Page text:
Sheriff's department employee reimbursing county after receiving -

Sheriff's department employee reimbursing county after receiving unearned sick pay

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Unicoi County Sheriff's Department Administrative Assistant Craig Masters has agreed to pay back nearly $5,000 in sick pay after recent state audits revealed he should have never received that money.

The Tennessee Comptroller of the Treasury's audits found back in 2012 the part-time employee was paid $4,845.75 for 146 hours of sick pay while he was out of work due to a medical condition.

"As a part-time employee this employee was not entitled to benefits such as sick leave that a full-time employee would receive as provided by the department's personnel policy," the audit said.

Sheriff Mike Hensley told auditors during the eight weeks in question Masters did work some and should have received a paycheck. However, timesheets never backed that up. In fact, the audits revealed the sheriff's department did not do a good job of maintaining the part-time employee's timesheets.

Masters has since agreed to reimburse the county. As of September 1st, auditors determined Masters had already paid back $1,500.

"I would like to think that it was an accident," Mayor Greg Lynch said of the sick pay situation. "Knowing Mr. Masters, I don't think he would purposely take money from the county. I would want to believe that it was an accident, because you've got to realize that things had to be in a state of flux over there because their administrator was out."

The mayor called the findings eye-openers. He said he feels confident the sheriff's department will now learn from the situation.

This isn't the first time Masters' pay has come into question.

Earlier this year, Mayor Lynch says the sheriff asked for a nearly $6,000 raise for Masters, which would have taken his annual salary from $31,325 to $37,000 for 18 hours of work a week. The Unicoi County Commission denied that increase, which would have paid Masters roughly $39 an hour.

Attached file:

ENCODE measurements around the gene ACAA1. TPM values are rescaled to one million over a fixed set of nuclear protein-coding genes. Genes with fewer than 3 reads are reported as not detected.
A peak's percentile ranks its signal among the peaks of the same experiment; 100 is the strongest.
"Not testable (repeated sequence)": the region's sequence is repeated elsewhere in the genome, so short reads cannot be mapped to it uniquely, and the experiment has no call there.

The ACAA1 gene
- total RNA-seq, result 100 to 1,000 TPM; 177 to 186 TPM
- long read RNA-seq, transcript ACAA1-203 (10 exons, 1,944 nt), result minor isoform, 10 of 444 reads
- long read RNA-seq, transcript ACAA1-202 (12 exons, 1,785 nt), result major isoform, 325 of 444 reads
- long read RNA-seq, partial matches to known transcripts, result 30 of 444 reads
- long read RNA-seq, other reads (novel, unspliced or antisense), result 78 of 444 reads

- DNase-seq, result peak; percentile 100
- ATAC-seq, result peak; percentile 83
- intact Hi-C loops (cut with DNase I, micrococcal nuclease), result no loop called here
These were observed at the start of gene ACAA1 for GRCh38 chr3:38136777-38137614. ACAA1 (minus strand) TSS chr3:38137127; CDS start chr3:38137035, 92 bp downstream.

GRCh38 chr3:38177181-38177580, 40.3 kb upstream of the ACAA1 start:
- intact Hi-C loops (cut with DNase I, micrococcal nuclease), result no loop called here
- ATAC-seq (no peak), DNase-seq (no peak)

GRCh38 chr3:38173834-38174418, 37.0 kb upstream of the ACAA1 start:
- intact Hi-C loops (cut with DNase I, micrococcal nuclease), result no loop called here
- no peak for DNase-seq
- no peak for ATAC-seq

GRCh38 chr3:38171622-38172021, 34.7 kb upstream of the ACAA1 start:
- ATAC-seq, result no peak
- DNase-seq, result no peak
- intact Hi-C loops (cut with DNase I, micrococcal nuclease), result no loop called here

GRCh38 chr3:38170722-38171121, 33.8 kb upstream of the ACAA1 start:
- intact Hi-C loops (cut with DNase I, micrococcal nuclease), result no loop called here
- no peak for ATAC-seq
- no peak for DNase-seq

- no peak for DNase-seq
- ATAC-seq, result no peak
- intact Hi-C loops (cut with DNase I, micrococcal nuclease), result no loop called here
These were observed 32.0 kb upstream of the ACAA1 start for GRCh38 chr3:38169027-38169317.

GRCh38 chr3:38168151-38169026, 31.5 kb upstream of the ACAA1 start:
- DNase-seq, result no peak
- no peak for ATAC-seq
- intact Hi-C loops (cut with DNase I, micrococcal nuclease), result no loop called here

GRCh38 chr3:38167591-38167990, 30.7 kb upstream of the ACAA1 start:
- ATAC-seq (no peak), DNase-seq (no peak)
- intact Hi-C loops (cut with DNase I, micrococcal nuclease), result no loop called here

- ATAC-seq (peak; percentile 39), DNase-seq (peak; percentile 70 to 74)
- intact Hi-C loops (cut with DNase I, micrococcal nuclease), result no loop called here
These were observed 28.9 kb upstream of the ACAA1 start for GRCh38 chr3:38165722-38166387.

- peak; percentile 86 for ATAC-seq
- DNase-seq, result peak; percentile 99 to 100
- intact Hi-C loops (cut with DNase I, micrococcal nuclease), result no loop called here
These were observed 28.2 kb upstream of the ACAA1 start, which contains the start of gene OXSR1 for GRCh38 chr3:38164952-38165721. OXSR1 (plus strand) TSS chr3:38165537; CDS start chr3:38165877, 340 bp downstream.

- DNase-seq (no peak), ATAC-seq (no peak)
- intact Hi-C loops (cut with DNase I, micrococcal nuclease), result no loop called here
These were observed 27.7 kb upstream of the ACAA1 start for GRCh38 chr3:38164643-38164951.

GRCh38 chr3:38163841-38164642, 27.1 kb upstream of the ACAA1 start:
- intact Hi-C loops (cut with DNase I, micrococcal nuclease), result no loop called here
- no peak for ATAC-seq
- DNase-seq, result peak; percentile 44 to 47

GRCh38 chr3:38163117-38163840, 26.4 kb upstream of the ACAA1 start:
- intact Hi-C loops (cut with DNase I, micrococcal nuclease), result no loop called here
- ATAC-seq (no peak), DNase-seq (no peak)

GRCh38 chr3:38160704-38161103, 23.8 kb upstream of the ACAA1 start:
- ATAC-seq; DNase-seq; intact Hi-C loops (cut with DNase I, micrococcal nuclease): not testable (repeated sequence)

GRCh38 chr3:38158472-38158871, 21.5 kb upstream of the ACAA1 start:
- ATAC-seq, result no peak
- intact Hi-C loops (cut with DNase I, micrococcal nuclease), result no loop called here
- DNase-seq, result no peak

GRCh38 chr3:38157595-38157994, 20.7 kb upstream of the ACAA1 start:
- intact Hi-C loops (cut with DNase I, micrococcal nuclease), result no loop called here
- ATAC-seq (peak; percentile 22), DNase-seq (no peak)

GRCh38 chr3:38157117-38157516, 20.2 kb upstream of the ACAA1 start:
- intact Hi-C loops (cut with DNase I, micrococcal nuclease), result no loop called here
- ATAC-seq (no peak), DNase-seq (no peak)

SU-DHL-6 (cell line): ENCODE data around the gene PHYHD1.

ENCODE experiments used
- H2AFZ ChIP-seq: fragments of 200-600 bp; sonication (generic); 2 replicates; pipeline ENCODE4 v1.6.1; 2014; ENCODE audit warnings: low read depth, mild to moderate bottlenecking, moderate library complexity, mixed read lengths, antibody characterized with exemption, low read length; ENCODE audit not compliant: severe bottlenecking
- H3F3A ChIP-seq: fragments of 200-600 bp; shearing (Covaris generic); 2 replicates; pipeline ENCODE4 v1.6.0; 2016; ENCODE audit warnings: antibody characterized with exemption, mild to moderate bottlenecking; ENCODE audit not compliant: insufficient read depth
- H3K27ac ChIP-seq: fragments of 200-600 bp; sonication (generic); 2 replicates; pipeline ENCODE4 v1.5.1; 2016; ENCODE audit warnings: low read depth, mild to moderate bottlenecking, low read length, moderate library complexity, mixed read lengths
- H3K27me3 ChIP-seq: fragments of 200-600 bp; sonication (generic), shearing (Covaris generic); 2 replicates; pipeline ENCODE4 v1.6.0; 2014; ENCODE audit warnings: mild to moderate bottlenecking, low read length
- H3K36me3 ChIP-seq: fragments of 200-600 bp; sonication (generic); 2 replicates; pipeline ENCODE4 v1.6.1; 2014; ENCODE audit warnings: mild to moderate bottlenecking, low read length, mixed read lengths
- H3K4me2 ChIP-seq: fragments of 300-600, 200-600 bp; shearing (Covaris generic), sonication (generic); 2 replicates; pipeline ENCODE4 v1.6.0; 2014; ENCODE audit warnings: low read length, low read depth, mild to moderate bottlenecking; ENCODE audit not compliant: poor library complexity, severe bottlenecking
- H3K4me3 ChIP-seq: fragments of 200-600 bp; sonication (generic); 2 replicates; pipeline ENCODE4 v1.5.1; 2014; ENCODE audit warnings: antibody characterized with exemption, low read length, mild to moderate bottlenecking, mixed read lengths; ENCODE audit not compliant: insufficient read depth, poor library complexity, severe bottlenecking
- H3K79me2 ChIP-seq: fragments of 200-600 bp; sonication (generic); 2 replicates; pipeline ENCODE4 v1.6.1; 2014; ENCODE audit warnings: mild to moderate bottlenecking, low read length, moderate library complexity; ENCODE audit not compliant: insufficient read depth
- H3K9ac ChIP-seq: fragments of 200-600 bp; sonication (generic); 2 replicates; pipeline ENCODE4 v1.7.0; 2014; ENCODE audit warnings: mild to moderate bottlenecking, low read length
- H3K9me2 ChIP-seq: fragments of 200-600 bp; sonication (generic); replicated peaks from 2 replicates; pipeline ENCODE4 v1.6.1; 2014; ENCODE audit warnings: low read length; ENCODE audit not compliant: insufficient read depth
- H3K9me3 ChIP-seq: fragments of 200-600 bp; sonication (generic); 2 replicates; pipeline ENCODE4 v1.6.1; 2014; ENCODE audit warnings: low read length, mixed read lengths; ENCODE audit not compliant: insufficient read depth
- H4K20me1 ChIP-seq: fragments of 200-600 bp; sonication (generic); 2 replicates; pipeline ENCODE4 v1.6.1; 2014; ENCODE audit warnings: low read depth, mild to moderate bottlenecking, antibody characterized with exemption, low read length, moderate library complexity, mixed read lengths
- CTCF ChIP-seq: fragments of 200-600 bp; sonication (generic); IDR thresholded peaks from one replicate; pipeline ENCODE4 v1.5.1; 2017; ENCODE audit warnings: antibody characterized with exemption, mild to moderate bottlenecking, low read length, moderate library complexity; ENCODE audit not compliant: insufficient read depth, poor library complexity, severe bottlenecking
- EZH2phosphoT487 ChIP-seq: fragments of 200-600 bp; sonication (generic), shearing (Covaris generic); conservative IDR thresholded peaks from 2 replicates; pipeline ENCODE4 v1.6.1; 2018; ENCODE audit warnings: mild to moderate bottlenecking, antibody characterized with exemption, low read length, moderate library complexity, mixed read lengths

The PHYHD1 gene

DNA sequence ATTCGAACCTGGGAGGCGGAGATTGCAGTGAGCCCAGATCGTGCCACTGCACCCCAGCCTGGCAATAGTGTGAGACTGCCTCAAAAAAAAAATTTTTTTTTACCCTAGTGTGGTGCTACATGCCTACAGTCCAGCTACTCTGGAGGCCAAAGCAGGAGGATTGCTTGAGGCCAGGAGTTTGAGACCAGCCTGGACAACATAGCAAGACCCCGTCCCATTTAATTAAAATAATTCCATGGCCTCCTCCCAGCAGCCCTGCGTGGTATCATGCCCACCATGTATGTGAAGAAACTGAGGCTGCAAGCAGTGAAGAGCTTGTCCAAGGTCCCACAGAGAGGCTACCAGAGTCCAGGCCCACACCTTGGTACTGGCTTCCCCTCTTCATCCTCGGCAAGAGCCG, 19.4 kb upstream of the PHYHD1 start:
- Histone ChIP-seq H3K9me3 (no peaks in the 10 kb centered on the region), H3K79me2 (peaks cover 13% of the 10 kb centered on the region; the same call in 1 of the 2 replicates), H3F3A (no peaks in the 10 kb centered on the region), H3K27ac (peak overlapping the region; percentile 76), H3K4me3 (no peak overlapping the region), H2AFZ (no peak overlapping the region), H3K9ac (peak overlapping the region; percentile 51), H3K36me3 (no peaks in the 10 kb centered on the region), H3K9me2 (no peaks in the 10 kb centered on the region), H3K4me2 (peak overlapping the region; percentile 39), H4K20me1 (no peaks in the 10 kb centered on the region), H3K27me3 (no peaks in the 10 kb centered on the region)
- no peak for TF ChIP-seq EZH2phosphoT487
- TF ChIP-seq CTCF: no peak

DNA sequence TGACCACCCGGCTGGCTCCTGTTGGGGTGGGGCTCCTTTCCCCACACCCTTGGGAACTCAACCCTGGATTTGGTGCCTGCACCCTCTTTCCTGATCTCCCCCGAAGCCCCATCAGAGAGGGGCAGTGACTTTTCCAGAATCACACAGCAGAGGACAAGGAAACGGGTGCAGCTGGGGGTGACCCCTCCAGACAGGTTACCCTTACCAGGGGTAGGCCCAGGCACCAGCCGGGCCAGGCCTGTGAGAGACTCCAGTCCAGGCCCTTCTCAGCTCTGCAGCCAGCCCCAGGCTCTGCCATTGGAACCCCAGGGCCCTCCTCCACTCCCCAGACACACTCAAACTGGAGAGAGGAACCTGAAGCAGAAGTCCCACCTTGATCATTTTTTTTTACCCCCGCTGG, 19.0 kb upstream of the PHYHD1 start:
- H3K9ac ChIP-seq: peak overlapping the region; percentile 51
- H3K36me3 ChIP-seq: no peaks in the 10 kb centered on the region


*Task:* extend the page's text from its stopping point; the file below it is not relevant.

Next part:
"They had asked for some pretty hefty salary increases," Mayor Lynch said of the sheriff's department. "On the surface it sounds like a lot and it is. The part-time people didn't get a raise this go-around."

As part of their recent audits, auditors also found the sheriff's department bought two used vehicles for just under $10,000 each back in 2012 without putting them out to bid.

"Apparently in an attempt to circumvent the county's competitive bid requirements," the audit stated. "As a result, the best and lowest price may not have been obtained for the purchase of these used vehicles."

The sheriff's office told auditors as a result of these findings it has since changed its practices.

As for official comment, despite repeated attempts, we've not been able to reach neither Sheriff Hensley nor Masters.


Copyright WJHL 2013. All rights reserved.
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